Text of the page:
• Choose partners with a good carbon footprint: include the measurement of greenhouse gas emissions (scope 1, 2, 3) in the criteria for choosing suppliers (of hardware, software or services), and monitor the obsolescence policies of these suppliers.  
  • Choose partners to take back, recycle and recondition used equipment so that it can be reused by employees, schools or associations (e.g. PCs, phones).  
  • Deploy lean and agile operating methods: eliminate waste from the main IT processes, improve the productivity and performance of teams thanks to agility at scale, leading to performance gains of around 20 to 30%.   
  • Encourage teleworking: reduce the number of kilometres travelled by employees and service providers, reduce the number of square metres of office space and the associated services (maintenance, company canteen); while being vigilant about the knock-on effects.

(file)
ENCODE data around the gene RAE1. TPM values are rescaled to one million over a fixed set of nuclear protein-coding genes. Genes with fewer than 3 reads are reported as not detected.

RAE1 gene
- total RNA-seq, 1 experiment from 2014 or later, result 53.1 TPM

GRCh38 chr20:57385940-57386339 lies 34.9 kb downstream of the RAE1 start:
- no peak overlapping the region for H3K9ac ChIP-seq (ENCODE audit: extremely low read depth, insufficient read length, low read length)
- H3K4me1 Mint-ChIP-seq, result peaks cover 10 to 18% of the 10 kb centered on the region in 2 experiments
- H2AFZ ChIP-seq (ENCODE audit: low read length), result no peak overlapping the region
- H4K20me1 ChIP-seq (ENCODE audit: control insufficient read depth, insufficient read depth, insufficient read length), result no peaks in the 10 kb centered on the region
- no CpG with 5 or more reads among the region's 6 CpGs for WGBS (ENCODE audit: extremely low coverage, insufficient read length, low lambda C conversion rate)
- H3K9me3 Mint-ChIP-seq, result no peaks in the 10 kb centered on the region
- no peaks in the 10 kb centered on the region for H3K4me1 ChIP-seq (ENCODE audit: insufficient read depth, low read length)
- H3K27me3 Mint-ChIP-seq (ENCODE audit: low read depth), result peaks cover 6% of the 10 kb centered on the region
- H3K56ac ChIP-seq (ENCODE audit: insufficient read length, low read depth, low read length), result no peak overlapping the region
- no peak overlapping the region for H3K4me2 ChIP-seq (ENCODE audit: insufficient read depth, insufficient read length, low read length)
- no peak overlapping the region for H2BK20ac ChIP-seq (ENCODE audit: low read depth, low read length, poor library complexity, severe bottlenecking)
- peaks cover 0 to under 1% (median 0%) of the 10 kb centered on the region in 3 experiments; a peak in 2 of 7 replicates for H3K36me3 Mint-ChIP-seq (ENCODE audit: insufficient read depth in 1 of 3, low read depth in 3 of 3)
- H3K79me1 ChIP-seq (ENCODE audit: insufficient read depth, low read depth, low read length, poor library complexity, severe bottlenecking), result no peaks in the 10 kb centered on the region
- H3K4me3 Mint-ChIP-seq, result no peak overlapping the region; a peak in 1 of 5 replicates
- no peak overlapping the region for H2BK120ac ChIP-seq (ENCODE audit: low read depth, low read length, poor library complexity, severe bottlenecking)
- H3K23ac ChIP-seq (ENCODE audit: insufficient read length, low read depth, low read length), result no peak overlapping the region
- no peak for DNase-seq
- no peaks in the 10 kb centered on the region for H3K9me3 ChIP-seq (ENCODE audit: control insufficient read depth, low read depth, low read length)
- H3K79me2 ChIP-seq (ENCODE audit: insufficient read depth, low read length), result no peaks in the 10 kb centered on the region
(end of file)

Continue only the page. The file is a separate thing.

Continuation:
Rebound effect: the efficiency gains that are supposed to be achieved through resource and energy optimisation are offset by the fact that usage increases and behaviour adapts to the new conditions. We think we have reduced the environmental impact but in the end it increases.

Of course, in order to assess and manage the impact of these levers, the IT department must put in place the tools to measure the environmental footprint of digital technology. This new dimension will have to be added to the value-based assessment criteria used to decide whether to launch a new digital project.

It is also this evaluation that will release other more disruptive levers for reducing the digital footprint, such as the reduction of digital uses, the frugality of the data collected and stored or the use of low tech. Indeed, it is on the basis of factual elements that an arbitration at the highest level can be made. Priorities will have to emerge in order to decide between sometimes contradictory business, IT and environmental objectives. The 2022 project is a major but essential undertaking.